Claiming that the income was not sufficient to perform the religious obligations and that the present lessee was not agreeable to increasing the lease amount, Mr. Pandian had approached the district court seeking permission to sell the land to the lessee for a consideration of Rs. 23 lakh.

However, the court ordered public auction by setting an upset price of Rs.25 lakh and the lessee purchased it for Rs.25.2 lakh.

Holding that the court had exceeded its jurisdiction by granting permission for the sale of land, Mr. Justice Duraiswamy deprecated the trustee for attempting to “overreach the deities and the authorities under the Hindu Religious and Charitable Endowments Act while managing the properties dedicated for the purposes of the temple.”

He cancelled the lower court’s orders as well as the sale, and directed the trustee to refund the sale consideration received from the lessee since neither the idols nor the HR and CE officials were party to the lower court proceedings.

Also read the FULL Judgment


DATED :   01.12.2014



C.R.P.(MD)(PD).Nos.875 of 2012 to 877 of 2012 and M.P.(MD)Nos.2,2 and 3 of 2012 and C.R.P.(MD)No.875 of 2012

1. The Idol of Sri Renganathaswamy, Srirengam, rep. by its Executive Officer/Joint Commissioner, 2. The Idol of Sri Kailasanathaswamy, Big Bazaar Street, Trichy, rep. by its Executive Officer ----- 3rd Parties/Petitioners (Cause-title accepted vide orders dated 14.03.2012 made in M.P.(MD)No.1 of 2012 in C.R.P.SR.No.51587 of 2011 and M.P.(MD)No.2 of 2012 in C.R.P.SR.No.51582 of 2011)


1. M.Pandian ----- Petitioner/1st Respondent

2. T.Marimuthu ----- 2nd Respondent

Prayer: Civil Revision Petition has been filed under Article 227 of the Constitution of India to set aside the order dated 13.04.2009 in Trust O.P.No.1 of 2009, on the file of the District Judge, Tiruchirappalli.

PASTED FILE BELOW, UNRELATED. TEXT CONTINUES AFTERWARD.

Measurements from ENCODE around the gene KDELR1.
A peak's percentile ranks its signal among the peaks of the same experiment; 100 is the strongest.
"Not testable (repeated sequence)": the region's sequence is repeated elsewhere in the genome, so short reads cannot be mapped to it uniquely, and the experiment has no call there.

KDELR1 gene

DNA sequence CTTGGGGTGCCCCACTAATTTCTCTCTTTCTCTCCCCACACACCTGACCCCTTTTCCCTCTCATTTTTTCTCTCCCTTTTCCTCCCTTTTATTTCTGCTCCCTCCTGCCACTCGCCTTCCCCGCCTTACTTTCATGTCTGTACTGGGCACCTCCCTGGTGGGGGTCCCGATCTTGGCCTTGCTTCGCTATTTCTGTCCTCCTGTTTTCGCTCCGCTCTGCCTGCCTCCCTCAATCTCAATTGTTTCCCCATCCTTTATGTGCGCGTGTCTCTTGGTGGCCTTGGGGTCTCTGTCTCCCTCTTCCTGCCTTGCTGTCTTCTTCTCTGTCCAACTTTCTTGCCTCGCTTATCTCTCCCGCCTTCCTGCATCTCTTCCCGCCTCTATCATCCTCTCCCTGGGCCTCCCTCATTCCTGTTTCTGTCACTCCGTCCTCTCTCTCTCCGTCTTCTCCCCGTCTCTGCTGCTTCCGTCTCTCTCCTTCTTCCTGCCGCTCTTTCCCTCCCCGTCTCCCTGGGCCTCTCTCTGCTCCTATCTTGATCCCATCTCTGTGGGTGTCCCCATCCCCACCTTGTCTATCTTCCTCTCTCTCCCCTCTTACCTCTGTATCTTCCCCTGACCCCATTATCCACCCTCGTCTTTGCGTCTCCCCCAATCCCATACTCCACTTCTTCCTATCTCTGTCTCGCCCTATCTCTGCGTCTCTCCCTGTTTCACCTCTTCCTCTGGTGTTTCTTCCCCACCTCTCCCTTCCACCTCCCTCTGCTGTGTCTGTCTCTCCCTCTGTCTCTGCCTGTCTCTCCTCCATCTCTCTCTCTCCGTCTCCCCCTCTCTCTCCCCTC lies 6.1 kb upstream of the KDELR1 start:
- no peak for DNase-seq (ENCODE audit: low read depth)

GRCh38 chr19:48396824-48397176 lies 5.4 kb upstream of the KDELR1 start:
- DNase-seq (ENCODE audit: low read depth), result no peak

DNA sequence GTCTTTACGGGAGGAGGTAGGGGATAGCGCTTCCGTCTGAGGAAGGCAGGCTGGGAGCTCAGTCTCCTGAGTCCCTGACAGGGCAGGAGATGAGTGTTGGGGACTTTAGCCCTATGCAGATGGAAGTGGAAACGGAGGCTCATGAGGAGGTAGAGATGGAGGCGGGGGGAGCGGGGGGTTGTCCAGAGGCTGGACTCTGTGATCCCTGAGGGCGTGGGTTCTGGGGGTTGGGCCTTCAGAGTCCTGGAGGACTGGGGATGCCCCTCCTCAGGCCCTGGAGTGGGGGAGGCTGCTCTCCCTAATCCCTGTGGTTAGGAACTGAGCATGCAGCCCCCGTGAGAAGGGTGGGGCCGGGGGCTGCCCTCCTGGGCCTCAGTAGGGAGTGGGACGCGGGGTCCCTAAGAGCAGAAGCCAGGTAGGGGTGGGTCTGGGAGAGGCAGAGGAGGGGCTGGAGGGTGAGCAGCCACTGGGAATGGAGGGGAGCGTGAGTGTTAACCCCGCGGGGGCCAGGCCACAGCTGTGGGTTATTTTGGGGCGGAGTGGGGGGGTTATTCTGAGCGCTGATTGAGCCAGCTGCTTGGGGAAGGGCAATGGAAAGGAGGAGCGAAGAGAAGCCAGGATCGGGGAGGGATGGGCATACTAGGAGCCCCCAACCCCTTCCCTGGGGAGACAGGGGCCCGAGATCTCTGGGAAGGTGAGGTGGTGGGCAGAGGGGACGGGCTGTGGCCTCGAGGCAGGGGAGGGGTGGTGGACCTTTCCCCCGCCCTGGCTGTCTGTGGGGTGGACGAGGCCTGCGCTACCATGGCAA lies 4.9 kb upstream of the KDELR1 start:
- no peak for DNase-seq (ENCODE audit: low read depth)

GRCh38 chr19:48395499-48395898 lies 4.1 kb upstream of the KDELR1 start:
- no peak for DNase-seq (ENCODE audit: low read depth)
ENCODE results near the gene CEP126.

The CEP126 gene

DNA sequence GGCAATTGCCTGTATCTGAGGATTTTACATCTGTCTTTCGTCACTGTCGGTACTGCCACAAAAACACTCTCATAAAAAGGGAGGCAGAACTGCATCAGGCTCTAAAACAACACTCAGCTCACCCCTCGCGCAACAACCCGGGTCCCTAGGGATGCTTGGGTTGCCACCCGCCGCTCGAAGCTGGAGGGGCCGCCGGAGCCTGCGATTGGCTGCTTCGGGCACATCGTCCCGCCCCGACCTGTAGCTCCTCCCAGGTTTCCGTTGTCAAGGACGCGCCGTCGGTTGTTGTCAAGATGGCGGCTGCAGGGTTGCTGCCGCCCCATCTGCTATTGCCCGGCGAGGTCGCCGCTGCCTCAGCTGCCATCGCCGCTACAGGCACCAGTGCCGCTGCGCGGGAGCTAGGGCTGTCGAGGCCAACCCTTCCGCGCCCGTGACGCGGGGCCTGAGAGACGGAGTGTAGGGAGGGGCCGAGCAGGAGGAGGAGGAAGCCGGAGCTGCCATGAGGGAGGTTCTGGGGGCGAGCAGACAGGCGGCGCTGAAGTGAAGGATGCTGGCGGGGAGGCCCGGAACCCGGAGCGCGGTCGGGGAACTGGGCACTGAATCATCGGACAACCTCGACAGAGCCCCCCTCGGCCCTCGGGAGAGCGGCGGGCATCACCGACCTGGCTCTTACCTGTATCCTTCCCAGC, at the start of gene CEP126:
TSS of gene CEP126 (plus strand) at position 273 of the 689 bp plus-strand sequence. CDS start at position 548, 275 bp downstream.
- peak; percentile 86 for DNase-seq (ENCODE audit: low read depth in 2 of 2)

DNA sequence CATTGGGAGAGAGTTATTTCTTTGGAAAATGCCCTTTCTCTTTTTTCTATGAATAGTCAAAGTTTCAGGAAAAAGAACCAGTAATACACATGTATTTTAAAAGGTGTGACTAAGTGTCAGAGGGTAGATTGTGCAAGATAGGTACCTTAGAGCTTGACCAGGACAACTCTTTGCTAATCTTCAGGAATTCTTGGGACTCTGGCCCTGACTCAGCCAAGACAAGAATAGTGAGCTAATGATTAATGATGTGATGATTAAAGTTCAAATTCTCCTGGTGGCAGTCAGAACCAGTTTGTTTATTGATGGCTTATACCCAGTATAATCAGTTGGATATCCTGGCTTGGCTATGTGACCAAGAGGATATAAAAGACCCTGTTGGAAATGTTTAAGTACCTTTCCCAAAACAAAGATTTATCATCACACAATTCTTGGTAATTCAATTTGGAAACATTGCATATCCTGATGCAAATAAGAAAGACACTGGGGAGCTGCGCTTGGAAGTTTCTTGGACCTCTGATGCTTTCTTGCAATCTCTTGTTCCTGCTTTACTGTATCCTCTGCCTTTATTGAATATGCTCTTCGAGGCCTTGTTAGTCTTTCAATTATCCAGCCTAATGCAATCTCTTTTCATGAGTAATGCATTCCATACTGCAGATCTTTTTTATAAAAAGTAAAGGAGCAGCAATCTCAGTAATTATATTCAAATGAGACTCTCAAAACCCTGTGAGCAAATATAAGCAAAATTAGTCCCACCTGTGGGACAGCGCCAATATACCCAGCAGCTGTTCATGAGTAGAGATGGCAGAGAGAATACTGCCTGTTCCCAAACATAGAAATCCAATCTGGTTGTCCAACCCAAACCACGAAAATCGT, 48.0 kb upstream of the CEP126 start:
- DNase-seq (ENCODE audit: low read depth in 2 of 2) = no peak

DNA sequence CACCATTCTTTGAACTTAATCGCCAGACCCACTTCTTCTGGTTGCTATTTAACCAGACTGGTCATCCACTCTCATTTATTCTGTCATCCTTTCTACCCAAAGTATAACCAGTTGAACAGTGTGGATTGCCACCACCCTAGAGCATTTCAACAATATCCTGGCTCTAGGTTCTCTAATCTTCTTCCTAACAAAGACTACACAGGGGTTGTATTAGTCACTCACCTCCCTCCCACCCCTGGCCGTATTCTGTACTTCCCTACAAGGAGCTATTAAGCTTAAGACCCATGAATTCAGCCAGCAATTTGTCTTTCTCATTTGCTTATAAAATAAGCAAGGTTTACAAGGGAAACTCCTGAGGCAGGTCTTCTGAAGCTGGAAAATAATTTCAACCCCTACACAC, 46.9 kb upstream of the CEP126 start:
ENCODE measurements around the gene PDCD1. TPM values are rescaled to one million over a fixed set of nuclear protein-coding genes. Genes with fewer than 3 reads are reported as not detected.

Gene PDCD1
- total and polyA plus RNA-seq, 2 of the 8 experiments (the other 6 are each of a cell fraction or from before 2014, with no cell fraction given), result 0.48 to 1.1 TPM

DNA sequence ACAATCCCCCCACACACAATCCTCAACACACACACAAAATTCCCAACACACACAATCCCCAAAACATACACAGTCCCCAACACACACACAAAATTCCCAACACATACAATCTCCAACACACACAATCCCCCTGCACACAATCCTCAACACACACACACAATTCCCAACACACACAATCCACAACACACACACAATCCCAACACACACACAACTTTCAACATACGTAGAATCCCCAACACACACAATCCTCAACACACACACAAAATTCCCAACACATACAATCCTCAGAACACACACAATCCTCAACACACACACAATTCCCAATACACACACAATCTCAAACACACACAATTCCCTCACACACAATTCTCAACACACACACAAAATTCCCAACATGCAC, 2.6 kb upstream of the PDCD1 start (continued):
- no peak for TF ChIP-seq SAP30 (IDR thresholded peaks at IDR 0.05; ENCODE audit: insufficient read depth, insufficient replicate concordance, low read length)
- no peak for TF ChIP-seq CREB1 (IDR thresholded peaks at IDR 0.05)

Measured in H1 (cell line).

C.R.P.(MD)No.876 of 2012

The Idol of Sri Renganathaswamy, Srirengam, rep. by its
Executive Officer/Joint Commissioner -----Petitioner/Objector/Petitioner


1. M.Pandian ----- Respondent/Petitioner/1st Respondent, 2. T.Marimuthu ----- Third Party/Third Party/2nd Respondent

Prayer: Civil Revision Petition has been filed under Article 227 of the Constitution of India to set aside the order dated 29.07.2011 in I.A.No.1947 of 2009 in Trust O.P.No.1 of 2009, on the file of the District Judge, Tiruchirappalli.

C.R.P.(MD)No.877 of 2012

The Idol of Sri Kailasanathaswamy, Big Bazaar Street, Trichy, rep. by its Executive Officer ----- Petitioner/Objector/Petitioner (Cause title accepted vide orders dated 14.03.2012 made in M.P.(MD)No.1 of 2012 in C.R.P.SR.No.51587 of 2011 and M.P.(MD)No.2 of 2012 in C.R.P.SR.No.51582 of 2011)


1. M.Pandian ----- Respondent/Petitioner/1st Respondent, 2. T.Marimuthu ----- Third Party/Third Party/2nd Respondent

Prayer: Civil Revision Petition has been filed under Article 227 of the Constitution of India to set aside the order dated 29.07.2011 in I.A.No.1948 of 2009 in Trust O.P.No.1 of 2009, on the file of the District Judge, Tiruchirappalli.

For  Petitioners: Mr.S.Parthasarathy, Senior Counsel for Mr.K.Govindarajan

For Respondents: Mr.K.Srinivasan, Senior Counsel for Mr.M.P.Senthil for R.1 and Mr.R.Nanda Kumar for R.2

Reserved on: 24.11.2014

Pronounced on:01.12.2014

C.R.P.(MD)No.875 of 2012 arises against the order passed in Tr.O.P.No.1 of 2009 on the file of the District Court, Trichirappalli. Tr.O.P.No.1 of 2009 was filed by the first respondent under Section 34 of the Indian Trusts Act seeking permission to sell the trust property to the tenant, T.Marimuthu, the second respondent herein and to invest the sale proceeds into Court deposit in the name of Sri.Thiruvenkadam Chettiar Charities.

2. C.R.P.(MD)No.876 of 2012 arises against the fair and final order passed in I.A.No.1947 of 2009 in Tr.O.P.No.1 of 2009. The revision petitioner filed I.A.No.1947 of 2009 to revoke the permission granted on 13.04.2009 in Tr.O.P.No.1 of 2009.

3. C.R.P.(MD)No.877 of 2012 arises against the fair and final order passed in I.A.No.1948 of 2009 in Tr.O.P.No.1 of 2009. The revision petitioner filed I.A.No.1948 of 2009 to revoke the permission granted on 13.04.2009 in Tr.O.P.No.01 of 2009.

4. Heard the learned Counsel for the petitioners and the learned Counsel for the respondents.